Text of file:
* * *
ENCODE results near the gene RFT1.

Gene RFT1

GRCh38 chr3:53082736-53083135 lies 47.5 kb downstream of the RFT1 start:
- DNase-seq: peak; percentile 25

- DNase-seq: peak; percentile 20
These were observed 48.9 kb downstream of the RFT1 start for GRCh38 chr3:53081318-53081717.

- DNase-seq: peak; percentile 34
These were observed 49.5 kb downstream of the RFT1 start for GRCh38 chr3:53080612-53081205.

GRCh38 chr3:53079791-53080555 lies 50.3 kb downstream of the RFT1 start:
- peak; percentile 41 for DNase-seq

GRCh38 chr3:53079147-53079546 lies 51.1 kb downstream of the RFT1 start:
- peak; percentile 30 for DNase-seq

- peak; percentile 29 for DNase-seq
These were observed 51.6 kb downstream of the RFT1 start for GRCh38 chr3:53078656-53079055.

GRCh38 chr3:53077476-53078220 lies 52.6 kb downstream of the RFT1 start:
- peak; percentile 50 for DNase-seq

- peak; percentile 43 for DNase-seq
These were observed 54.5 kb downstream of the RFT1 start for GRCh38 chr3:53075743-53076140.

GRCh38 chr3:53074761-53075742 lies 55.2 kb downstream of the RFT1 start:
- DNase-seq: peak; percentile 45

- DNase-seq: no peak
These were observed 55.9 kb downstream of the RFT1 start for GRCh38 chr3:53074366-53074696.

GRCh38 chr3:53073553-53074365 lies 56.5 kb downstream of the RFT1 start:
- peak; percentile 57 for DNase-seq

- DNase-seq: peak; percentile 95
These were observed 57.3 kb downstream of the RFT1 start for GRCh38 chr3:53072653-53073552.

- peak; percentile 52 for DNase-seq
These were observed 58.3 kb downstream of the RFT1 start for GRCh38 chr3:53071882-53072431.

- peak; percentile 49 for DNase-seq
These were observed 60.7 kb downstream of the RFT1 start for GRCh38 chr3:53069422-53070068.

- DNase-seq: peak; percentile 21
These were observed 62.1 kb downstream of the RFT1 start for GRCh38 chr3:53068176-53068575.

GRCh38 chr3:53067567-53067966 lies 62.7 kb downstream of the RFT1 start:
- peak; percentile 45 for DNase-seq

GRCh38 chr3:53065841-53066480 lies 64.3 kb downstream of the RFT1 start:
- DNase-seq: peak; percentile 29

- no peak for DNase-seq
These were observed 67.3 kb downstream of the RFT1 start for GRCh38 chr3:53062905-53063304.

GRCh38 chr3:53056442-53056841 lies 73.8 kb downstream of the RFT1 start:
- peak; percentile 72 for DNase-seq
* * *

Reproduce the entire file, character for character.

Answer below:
ENCODE results near the gene RFT1.

Gene RFT1

GRCh38 chr3:53082736-53083135 lies 47.5 kb downstream of the RFT1 start:
- DNase-seq: peak; percentile 25

- DNase-seq: peak; percentile 20
These were observed 48.9 kb downstream of the RFT1 start for GRCh38 chr3:53081318-53081717.

- DNase-seq: peak; percentile 34
These were observed 49.5 kb downstream of the RFT1 start for GRCh38 chr3:53080612-53081205.

GRCh38 chr3:53079791-53080555 lies 50.3 kb downstream of the RFT1 start:
- peak; percentile 41 for DNase-seq

GRCh38 chr3:53079147-53079546 lies 51.1 kb downstream of the RFT1 start:
- peak; percentile 30 for DNase-seq

- peak; percentile 29 for DNase-seq
These were observed 51.6 kb downstream of the RFT1 start for GRCh38 chr3:53078656-53079055.

GRCh38 chr3:53077476-53078220 lies 52.6 kb downstream of the RFT1 start:
- peak; percentile 50 for DNase-seq

- peak; percentile 43 for DNase-seq
These were observed 54.5 kb downstream of the RFT1 start for GRCh38 chr3:53075743-53076140.

GRCh38 chr3:53074761-53075742 lies 55.2 kb downstream of the RFT1 start:
- DNase-seq: peak; percentile 45

- DNase-seq: no peak
These were observed 55.9 kb downstream of the RFT1 start for GRCh38 chr3:53074366-53074696.

GRCh38 chr3:53073553-53074365 lies 56.5 kb downstream of the RFT1 start:
- peak; percentile 57 for DNase-seq

- DNase-seq: peak; percentile 95
These were observed 57.3 kb downstream of the RFT1 start for GRCh38 chr3:53072653-53073552.

- peak; percentile 52 for DNase-seq
These were observed 58.3 kb downstream of the RFT1 start for GRCh38 chr3:53071882-53072431.

- peak; percentile 49 for DNase-seq
These were observed 60.7 kb downstream of the RFT1 start for GRCh38 chr3:53069422-53070068.

- DNase-seq: peak; percentile 21
These were observed 62.1 kb downstream of the RFT1 start for GRCh38 chr3:53068176-53068575.

GRCh38 chr3:53067567-53067966 lies 62.7 kb downstream of the RFT1 start:
- peak; percentile 45 for DNase-seq

GRCh38 chr3:53065841-53066480 lies 64.3 kb downstream of the RFT1 start:
- DNase-seq: peak; percentile 29

- no peak for DNase-seq
These were observed 67.3 kb downstream of the RFT1 start for GRCh38 chr3:53062905-53063304.

GRCh38 chr3:53056442-53056841 lies 73.8 kb downstream of the RFT1 start:
- peak; percentile 72 for DNase-seq